A further challenge is budgetary control. Service users often want services that are financially unavailable to them. Although ethics state that service users should be encouraged to have self- determination, be treated as a whole and the social worker should promote and provide information regarding their care (BASW, 2012), the service users choice cannot always be guaranteed. Utilitarianism would suggest that this is because if service users always received the services they wanted, the social worker would not be promoting the greatest good for the greatest number, instead would be taking a more Kantian approach of promoting moral good. These two philosophical approaches cause conflict within themselves.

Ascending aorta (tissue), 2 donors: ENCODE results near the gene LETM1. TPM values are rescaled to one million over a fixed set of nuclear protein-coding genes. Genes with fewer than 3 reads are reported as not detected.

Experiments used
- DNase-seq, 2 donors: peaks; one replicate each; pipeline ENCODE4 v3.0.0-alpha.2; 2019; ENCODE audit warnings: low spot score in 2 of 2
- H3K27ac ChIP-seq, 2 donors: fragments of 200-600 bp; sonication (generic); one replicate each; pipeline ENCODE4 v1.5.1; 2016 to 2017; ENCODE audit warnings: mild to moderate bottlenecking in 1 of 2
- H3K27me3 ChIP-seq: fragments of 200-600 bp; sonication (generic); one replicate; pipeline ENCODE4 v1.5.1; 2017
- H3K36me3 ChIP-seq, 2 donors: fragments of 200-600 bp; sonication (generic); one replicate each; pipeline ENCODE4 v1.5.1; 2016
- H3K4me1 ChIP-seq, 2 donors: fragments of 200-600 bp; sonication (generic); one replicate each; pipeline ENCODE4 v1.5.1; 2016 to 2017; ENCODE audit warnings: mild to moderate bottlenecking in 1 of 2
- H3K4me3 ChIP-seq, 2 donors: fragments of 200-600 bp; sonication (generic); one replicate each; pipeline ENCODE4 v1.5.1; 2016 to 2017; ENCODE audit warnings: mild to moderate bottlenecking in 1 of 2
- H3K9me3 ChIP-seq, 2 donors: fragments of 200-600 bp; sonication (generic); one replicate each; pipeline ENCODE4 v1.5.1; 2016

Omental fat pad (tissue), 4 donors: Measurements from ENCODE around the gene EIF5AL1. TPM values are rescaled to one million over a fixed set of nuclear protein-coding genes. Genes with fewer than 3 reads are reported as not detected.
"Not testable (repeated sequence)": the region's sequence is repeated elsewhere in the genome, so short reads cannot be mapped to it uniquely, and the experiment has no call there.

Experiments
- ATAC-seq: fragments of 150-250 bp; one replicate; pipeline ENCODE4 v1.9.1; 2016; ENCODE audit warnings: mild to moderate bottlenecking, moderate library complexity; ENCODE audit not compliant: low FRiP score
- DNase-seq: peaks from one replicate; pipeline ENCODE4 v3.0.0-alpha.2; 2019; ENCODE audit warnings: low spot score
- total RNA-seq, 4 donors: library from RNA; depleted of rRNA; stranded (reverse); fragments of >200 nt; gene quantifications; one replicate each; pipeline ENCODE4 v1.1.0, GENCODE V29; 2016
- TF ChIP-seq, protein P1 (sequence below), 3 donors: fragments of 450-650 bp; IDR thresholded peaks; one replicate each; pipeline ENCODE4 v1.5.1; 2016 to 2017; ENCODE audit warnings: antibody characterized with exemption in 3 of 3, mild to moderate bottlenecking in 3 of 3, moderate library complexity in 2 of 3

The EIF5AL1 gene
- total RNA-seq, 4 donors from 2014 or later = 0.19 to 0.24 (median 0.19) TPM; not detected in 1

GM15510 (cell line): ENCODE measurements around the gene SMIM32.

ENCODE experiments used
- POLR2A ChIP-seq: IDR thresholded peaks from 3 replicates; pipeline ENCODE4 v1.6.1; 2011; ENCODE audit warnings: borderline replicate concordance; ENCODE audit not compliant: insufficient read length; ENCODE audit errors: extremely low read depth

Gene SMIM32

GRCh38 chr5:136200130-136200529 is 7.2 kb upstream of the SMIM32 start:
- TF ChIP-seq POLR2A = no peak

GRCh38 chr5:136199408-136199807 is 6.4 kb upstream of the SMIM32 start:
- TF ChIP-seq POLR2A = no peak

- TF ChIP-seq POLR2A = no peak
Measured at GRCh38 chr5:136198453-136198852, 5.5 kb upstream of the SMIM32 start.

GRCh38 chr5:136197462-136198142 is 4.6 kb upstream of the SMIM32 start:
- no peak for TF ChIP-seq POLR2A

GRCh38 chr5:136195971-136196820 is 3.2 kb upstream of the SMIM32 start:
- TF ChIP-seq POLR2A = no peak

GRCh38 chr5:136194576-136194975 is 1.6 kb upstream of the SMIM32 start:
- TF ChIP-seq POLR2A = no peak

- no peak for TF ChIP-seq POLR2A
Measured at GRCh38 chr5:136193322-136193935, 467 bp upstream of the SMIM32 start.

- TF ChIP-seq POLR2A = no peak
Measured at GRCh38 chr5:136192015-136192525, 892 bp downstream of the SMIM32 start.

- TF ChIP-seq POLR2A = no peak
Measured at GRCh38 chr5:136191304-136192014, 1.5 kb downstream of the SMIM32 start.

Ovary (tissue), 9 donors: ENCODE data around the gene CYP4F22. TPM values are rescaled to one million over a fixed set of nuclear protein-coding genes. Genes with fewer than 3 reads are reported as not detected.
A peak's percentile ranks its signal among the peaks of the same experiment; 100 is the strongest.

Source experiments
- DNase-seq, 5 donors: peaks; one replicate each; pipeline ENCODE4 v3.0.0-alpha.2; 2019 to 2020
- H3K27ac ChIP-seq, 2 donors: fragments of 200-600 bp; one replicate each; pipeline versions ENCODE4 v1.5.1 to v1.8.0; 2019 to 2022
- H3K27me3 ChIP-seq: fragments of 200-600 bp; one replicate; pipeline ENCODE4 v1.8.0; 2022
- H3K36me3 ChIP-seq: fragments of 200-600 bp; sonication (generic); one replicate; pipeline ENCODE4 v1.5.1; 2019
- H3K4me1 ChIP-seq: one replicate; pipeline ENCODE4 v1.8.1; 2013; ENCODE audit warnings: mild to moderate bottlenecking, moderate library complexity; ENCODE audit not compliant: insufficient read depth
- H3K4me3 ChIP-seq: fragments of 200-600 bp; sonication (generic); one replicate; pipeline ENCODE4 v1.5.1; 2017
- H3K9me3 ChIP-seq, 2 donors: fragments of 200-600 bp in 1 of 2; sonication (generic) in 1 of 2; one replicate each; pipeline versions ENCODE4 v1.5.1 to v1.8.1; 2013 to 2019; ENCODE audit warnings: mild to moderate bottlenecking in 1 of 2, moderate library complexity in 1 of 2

The Mental Capacity Act (2005) says “a person lacks capacity in relation to a matter if at the material time he is unable to make a decision for himself in relation to the matter because of an impairment of, or a disturbance in the functioning of, the mind or brain”. (s2). This leads to challenges and conflicts for social workers. If the service user had capacity, there could be conflict over the way they spend their budget which could lead to the social worker treating that individual without respect. Following the BASW code of ethics (2012), it states that social workers should respect the right to self-determination. Kant would support this view as, by the social worker supporting the individual to meet their own self-defined needs, the social worker is promoting good actions that will in turn produce good outcomes for the individual. The social worker needs to recognise that the individual has human rights and freedom to voice their views. Burton (1996) showed that there was a failure to recognise the unequal power relations between the social worker in control of provision of services and the service user who relies on the services. This therefore would undermine Beistek’s principles of self-determination as, although the service user is voicing their opinion, the social worker is not listening and this could be seen as jeopardising the principles of personalisation and the code of ethics that are imperative. The implementation of The Mental Capacity Act needs to be reviewed to ensure workers are following legislation and ethics. It should not be assumed someone lacks capacity because they have a disability.